“A human civilization’s best chance of survival is to anchor itself in the God of creation,” Christian evangelist and reality star Phil Robertson declared in Torchbearer, an epic documentary launching in select theaters on Oct. 7 as a clarion call for Christians and people of faith in America to engage their culture before it’s too late.

“In the beginning, God…” are the first words out of Robertson’s mouth in the introduction of Torchbearer, saying that this God is the creator of heaven and earth, is as relevant today as in the beginning, and sounds a prophetic call that Christians in America today may be on the edge of the precipice that leads to difficult trials, and perhaps even the same persecution that Christians have faced across the world for twenty centuries.

Thus begins a new documentary shining a spotlight on the growing anti-Christian sentiments in America that are pushing popular culture and public policy away from historical Judeo-Christian moorings, and moving rapidly in the direction of open hostility. Ultimately, Robertson explains that this is just the latest chapter in a conflict spanning two millennia, described by Augustine of Hippo as the City of Man in opposition to the City of God.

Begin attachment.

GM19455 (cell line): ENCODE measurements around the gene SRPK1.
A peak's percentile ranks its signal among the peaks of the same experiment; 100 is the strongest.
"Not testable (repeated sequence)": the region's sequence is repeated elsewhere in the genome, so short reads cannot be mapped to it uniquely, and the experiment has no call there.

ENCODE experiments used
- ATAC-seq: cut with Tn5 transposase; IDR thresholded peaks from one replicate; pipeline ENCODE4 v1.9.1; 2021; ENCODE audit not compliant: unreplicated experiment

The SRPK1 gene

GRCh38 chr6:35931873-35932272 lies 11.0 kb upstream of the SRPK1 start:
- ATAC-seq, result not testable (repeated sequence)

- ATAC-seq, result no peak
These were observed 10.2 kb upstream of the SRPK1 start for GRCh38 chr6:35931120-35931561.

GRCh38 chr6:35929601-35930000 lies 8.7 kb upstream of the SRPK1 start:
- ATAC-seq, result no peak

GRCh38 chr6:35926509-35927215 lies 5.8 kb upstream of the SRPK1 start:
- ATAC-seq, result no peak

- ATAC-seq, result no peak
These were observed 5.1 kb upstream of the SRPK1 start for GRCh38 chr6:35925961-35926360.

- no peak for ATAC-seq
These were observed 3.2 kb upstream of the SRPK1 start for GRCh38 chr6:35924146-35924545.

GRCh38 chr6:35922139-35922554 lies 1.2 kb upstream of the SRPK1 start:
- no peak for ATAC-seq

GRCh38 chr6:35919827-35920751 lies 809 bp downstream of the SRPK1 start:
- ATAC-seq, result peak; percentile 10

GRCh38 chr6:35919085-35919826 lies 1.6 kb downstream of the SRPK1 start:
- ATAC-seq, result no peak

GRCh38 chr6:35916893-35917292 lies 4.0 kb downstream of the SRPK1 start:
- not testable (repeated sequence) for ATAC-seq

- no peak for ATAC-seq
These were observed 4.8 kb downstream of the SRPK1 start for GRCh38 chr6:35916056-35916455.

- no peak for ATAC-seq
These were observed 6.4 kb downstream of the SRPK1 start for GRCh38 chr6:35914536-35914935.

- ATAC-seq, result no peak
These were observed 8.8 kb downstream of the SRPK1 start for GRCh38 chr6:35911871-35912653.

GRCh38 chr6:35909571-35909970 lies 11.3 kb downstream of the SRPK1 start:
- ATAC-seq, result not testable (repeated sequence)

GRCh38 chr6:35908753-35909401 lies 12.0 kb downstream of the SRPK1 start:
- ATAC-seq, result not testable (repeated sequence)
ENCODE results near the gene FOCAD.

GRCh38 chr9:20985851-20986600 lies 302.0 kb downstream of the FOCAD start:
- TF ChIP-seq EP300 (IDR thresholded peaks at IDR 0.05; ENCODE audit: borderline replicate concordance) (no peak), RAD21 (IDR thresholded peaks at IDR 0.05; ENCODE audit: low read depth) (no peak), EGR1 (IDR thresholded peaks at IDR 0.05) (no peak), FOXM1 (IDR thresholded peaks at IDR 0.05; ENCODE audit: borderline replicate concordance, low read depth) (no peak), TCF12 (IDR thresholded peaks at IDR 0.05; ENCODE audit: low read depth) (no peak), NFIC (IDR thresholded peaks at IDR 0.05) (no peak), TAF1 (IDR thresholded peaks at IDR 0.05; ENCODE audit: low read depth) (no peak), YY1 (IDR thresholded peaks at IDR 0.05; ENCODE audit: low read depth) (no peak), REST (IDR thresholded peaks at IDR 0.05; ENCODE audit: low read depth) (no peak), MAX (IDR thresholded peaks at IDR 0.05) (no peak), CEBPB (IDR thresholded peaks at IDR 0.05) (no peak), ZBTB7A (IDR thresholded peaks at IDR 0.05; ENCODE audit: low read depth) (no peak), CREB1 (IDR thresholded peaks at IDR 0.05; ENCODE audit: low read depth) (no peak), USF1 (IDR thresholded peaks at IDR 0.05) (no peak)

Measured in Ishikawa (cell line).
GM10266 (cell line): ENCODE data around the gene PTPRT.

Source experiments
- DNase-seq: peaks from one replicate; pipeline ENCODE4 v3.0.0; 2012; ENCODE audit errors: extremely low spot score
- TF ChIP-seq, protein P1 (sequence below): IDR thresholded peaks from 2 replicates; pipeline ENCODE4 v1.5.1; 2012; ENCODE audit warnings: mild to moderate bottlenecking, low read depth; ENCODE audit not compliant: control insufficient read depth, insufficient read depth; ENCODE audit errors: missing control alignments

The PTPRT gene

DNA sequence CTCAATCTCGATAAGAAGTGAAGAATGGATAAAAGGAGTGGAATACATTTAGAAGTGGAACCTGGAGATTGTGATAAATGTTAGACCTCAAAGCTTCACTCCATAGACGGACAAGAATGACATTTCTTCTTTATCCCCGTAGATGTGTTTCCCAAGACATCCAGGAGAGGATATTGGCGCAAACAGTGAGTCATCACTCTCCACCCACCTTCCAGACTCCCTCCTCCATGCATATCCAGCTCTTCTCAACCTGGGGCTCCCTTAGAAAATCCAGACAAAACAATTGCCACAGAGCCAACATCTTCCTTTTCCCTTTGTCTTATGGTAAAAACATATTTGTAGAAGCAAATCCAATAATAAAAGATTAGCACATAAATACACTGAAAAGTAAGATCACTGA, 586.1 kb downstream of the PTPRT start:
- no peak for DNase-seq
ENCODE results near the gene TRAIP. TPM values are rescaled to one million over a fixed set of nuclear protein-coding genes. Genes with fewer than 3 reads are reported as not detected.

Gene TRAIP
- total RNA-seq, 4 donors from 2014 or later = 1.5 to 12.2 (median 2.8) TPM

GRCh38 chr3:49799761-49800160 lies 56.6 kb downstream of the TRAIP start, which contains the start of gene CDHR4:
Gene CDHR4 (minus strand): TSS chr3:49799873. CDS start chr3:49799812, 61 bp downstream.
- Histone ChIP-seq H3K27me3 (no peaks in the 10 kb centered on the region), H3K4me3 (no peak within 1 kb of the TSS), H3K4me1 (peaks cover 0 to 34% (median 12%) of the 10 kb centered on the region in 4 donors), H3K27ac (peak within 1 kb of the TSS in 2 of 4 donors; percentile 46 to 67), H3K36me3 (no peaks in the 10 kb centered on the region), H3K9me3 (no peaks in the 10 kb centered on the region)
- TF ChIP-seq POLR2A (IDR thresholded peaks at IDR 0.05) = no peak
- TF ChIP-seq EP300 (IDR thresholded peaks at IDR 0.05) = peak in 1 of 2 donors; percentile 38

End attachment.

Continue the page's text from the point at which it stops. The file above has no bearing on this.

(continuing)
Torchbearer—directed by Stephen K. Bannon, produced by Bannon and David Bossie, and written by Bannon, Zach Dasher, and Breitbart News Senior West Coast Editor Rebecca Mansour—gives the viewer a whirlwind tour of world history with a focus on the Christian experience from apostolic times to the present, showcasing the pattern of how godless humanity descends into depravity, in stark contrast to the sublime virtues with which God’s people adorn their lives in the face of adversity—all narrated in the iconic voice of the Duck Commander.

Torchbearer’s trailer takes the viewer on a global odyssey from the Areopagus in Athens, to St. Peter’s Square and the Coliseum Rome, to countless rows of white crosses in Normandy, to a jail cell in Birmingham. The full documentary delves deep into each of these venues and more, in a movie that is simultaneously fast-paced yet thought-provoking.

“Social Darwinism. Survival of the fittest.” That is how Robertson summarizes a godless view of human existence, explaining that if there is no higher being to whom man is accountable, the motto becomes, “Might makes right.”

Regimes based upon a worldview that rejects God’s authority become violently hostile to those who peacefully live out biblical faith. Ancient Rome was the first example of this after the death and resurrection of Christ, as Christians would not join the new cult of emperor worship. “Christians did not mind praying for the emperor, but they would not pray to the emperor,” Robertson explained.